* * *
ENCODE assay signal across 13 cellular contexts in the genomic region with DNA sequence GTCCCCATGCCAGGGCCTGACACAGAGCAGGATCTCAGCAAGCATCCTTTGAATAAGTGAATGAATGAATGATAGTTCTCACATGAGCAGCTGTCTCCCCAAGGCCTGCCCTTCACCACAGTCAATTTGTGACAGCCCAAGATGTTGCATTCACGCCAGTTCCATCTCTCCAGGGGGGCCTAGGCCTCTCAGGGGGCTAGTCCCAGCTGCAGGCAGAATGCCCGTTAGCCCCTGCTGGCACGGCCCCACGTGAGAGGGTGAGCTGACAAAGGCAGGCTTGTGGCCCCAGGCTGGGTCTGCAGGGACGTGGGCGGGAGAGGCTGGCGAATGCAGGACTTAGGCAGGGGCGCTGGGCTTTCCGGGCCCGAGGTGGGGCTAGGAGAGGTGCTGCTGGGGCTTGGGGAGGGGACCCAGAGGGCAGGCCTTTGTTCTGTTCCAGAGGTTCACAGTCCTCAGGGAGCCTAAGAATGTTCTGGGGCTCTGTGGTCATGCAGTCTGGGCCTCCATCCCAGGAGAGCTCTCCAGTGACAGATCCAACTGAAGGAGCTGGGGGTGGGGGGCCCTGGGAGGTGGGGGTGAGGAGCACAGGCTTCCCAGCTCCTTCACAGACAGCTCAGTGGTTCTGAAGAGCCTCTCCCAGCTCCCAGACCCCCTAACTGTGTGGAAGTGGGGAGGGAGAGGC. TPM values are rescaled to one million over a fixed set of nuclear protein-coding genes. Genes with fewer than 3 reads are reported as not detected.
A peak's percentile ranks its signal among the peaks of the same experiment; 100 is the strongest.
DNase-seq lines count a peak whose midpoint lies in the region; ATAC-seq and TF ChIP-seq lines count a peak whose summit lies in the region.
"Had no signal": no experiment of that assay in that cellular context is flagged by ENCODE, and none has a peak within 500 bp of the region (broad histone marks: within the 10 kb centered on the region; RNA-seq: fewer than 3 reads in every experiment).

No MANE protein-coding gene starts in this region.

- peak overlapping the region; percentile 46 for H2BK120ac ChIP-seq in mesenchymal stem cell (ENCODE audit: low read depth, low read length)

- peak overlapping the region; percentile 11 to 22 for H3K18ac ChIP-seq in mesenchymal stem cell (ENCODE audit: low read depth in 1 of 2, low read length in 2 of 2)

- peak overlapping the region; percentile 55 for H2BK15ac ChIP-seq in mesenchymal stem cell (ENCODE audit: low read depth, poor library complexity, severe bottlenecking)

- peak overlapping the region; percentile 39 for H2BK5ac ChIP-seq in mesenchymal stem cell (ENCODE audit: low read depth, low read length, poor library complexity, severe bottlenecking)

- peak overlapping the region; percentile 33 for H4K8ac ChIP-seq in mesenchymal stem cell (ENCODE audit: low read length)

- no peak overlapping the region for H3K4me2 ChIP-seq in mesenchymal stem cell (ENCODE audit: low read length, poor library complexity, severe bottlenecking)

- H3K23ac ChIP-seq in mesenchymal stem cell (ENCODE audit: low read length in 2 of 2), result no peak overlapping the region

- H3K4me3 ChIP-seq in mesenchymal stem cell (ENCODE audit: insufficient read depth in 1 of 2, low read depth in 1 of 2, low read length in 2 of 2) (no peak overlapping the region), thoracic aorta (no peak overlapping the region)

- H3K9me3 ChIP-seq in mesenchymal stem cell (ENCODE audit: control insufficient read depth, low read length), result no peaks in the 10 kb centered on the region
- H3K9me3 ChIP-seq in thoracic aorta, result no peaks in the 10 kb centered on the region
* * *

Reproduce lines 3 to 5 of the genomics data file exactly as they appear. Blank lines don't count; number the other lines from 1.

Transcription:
DNase-seq lines count a peak whose midpoint lies in the region; ATAC-seq and TF ChIP-seq lines count a peak whose summit lies in the region.
"Had no signal": no experiment of that assay in that cellular context is flagged by ENCODE, and none has a peak within 500 bp of the region (broad histone marks: within the 10 kb centered on the region; RNA-seq: fewer than 3 reads in every experiment).

No MANE protein-coding gene starts in this region.